Business Today

Not So Rewarding

This year's stock market surge has not delivered the kind of long-term returns that earlier bull runs did.
twitter-logo Niti Kiran   New De     Print Edition: September 24, 2017
Not So Rewarding
Illustration by Raj Verma

The Sensex conquered the 30,000 mark this April and has been continuously trading above it for the past three-and-a-half months since then, touching new highs. Indeed, the market has been rising since February last year and has grown over 25 per cent from that time. The bull phase is expected to continue further.

This enthusiasm, however, has not translated into equally splendid returns, in particular for long-term investors, based on rolling returns.

On what basis is this assertion being made? The graph alongside shows the compounded annual growth rate (CAGR) on investments made each trading day starting November 1, 1988, up to August 25, 2007 and withdrawn exactly 10 years later - that is, 10-year annualised returns on each day from October 31, 1998, to August 24, 2017. The average CAGR during the current bull run is a mere 8.3 per cent, well below the average returns during some of the previous bull-run phases.

The average 10-year return in the last bull phase between December 2011 and January 2015 was around 17.4 per cent. Two other bull runs of 2000 and 2010 also generously rewarded long-term investors with almost 14 per cent and 19 per cent returns over 10 years. The only bull market phase when returns were in single digits earlier was between 2003 and 2008 which gave an average return of 9.4 per cent on a rolling basis, but even this was higher than the returns during the current phase.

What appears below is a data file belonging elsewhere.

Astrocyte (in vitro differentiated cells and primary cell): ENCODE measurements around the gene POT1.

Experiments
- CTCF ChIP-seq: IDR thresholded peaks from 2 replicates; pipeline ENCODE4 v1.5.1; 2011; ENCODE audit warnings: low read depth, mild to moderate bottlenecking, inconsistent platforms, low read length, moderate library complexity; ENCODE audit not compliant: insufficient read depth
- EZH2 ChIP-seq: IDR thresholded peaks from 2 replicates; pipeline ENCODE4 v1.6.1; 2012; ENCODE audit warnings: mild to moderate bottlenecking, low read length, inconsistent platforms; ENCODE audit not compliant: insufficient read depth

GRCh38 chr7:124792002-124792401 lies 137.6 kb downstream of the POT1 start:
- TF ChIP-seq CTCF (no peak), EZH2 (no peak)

Why have long-term investors not been handsomely rewarded this time? "There could be multiple factors responsible," says Mustafa Nadeem, CEO of market research firm Epic Research. "First, there are the structural changes that this bull market has witnessed, specifically in the last couple of years. Developments like banking sector reforms and the banks' non-performing assets (NPA) crisis, the demonetisation effort, the implementation of the Goods and Services Tax (GST), etc., have all been part of this process. Markets have discounted multiple structural changes, despite the fact that many sector valuations are 20 per cent above their 10-year averages."

Nadeem believes the present structure is more of a baseline which can spur the market towards new all time highs in coming years.


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